I responded with:

This started out as an open letter and had more than 1300 signatures before Hechinger published my response.

Appendix 2 - The Megaphone That is Emily Hanford's Reporting:

What the Words Say

Hard Words: Why Aren't Our Kids Being Taught to Read

At A Loss for Words: What's Wrong With How Schools Teach Reading

Sold a Story: a 6-part series from Emily Hanford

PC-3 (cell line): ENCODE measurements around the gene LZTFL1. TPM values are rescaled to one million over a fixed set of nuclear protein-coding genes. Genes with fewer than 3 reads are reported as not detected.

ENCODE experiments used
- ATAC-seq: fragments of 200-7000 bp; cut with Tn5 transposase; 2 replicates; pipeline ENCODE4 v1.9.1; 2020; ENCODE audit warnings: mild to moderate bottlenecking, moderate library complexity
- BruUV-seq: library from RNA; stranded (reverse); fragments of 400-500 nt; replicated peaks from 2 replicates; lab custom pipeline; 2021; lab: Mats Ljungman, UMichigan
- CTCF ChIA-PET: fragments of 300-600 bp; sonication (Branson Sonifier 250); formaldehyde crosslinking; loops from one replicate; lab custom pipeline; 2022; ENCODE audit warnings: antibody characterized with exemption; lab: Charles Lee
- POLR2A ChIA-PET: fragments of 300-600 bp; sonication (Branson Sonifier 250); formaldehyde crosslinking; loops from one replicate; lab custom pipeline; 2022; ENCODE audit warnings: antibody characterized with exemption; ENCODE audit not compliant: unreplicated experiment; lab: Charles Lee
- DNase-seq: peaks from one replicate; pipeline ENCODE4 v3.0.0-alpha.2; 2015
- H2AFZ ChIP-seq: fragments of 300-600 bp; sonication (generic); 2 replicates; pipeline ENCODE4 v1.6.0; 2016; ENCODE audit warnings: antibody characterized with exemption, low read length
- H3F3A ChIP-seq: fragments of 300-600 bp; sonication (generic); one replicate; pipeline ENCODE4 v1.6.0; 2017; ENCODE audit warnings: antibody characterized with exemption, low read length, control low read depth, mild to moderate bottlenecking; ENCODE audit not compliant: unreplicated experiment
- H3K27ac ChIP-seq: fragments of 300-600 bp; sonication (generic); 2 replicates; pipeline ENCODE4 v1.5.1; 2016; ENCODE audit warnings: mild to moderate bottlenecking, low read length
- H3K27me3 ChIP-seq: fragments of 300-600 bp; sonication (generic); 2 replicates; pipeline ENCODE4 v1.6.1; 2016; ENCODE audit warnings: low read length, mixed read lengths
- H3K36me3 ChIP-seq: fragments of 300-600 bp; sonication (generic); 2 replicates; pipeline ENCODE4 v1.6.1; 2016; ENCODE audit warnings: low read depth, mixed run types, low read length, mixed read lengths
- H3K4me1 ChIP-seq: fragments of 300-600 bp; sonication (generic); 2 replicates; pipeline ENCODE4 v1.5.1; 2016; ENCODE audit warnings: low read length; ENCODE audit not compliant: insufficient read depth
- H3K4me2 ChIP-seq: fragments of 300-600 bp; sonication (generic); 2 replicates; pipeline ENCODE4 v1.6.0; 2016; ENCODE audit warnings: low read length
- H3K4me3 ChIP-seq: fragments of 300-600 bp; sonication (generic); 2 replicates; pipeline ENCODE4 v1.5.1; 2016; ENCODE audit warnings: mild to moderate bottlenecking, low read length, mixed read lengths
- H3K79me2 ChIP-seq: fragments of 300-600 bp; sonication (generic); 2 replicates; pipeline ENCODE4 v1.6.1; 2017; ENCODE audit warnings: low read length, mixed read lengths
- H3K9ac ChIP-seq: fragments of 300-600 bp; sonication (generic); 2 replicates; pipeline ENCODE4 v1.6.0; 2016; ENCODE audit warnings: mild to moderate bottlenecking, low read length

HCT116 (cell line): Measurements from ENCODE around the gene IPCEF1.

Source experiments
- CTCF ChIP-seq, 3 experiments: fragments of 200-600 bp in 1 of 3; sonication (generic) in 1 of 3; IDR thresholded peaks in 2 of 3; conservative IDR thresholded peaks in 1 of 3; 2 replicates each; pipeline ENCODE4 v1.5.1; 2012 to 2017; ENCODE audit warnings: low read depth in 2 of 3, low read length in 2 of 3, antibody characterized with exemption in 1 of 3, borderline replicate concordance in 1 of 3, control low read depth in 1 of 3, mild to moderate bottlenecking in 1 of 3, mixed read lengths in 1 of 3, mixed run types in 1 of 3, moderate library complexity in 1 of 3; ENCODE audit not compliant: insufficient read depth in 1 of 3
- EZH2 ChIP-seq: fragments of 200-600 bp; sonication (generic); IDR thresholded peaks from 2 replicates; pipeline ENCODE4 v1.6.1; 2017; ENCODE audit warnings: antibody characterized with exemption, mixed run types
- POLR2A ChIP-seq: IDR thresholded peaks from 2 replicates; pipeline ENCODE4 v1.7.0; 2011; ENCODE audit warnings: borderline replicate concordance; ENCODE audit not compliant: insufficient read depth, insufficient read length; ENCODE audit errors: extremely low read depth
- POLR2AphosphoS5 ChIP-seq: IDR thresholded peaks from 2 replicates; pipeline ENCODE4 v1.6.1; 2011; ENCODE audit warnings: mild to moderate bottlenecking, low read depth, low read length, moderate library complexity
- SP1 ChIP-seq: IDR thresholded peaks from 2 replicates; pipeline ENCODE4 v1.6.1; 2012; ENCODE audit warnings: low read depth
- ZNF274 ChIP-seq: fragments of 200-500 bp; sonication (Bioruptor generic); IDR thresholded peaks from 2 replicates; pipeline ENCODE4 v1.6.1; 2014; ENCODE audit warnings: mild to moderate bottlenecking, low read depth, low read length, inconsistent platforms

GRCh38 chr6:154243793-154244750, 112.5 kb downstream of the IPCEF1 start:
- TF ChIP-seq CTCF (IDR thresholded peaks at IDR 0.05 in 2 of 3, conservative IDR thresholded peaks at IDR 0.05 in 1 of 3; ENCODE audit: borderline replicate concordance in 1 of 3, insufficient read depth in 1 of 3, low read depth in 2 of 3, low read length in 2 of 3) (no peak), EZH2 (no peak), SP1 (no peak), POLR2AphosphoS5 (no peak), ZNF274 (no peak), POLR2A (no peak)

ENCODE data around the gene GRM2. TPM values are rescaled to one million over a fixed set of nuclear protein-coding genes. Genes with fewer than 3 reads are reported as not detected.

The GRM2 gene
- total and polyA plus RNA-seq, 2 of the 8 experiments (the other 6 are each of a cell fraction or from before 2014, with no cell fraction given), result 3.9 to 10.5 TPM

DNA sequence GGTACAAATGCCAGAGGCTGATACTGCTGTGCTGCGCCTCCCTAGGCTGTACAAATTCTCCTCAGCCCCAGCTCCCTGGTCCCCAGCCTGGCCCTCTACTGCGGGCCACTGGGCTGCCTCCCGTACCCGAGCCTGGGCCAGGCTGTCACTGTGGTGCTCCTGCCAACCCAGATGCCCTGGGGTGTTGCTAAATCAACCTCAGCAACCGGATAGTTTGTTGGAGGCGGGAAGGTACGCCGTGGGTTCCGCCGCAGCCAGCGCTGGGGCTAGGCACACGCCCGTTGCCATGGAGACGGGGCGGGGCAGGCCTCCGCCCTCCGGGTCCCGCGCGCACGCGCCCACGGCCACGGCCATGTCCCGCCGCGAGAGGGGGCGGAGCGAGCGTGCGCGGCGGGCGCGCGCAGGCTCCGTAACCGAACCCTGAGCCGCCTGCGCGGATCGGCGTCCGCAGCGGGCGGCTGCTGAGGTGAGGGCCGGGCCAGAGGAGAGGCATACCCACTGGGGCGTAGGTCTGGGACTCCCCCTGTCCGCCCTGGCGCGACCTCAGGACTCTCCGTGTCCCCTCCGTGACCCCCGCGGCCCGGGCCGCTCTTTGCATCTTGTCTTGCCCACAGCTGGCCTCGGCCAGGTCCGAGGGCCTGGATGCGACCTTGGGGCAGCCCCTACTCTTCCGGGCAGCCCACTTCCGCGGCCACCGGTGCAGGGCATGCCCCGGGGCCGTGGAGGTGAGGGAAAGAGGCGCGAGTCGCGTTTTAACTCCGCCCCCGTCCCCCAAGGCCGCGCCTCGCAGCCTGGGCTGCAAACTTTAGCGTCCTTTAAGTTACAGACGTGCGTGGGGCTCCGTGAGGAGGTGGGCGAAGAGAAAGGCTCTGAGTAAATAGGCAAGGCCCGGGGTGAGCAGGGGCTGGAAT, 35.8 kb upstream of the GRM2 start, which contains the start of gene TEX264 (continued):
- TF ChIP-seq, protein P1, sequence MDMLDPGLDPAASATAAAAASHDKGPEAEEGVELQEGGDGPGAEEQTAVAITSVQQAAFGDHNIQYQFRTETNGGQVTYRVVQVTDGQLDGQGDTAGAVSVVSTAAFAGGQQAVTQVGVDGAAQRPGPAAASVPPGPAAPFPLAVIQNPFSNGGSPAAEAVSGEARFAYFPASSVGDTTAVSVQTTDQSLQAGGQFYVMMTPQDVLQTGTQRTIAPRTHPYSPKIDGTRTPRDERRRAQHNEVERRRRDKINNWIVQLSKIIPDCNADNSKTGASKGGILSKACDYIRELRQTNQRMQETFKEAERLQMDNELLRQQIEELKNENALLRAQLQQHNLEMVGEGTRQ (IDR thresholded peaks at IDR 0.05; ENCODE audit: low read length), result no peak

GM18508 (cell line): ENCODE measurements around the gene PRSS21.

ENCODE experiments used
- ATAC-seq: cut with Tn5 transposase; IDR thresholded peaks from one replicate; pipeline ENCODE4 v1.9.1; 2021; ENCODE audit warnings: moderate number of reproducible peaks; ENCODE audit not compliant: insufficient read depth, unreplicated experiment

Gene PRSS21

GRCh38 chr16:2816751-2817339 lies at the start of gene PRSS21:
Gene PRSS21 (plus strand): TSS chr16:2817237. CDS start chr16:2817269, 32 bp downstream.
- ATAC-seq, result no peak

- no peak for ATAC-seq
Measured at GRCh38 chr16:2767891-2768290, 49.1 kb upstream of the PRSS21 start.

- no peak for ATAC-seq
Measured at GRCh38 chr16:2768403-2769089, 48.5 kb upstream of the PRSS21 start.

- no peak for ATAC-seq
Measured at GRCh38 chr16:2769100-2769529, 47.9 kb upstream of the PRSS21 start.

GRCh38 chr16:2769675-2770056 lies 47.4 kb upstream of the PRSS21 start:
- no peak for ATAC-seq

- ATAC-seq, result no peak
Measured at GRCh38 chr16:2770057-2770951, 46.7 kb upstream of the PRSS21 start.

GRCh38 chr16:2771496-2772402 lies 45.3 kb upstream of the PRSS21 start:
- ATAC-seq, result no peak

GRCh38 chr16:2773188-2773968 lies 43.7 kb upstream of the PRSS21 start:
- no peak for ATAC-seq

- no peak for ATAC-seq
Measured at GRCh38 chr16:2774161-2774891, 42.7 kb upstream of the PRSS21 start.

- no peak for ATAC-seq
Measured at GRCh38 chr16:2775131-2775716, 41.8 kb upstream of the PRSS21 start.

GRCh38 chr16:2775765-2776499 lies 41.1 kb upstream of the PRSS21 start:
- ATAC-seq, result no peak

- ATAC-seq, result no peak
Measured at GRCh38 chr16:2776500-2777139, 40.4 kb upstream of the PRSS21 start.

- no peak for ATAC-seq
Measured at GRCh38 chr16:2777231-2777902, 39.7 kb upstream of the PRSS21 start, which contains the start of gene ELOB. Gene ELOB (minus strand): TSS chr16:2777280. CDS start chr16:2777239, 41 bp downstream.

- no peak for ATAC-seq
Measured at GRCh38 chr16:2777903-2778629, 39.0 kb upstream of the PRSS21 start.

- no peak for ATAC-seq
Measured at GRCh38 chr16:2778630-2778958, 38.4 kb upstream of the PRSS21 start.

Part 1: The Problem

Part 2: The Idea

Part 3: The Battle

Part 4: The Superstar

Part 5: The Company

Part 6: The Reckoning

If you want to go straight to the Apple podcast here is the link:

What the Words Say

Hard Words: Why Aren't Our Kids Being Taught to Read

At A Loss for Words: What's Wrong With How Schools Teach Reading

Sold a Story: a 6-part series from Emily Hanford

Appendix 3 - Just a Tiny Smattering of the Evidence: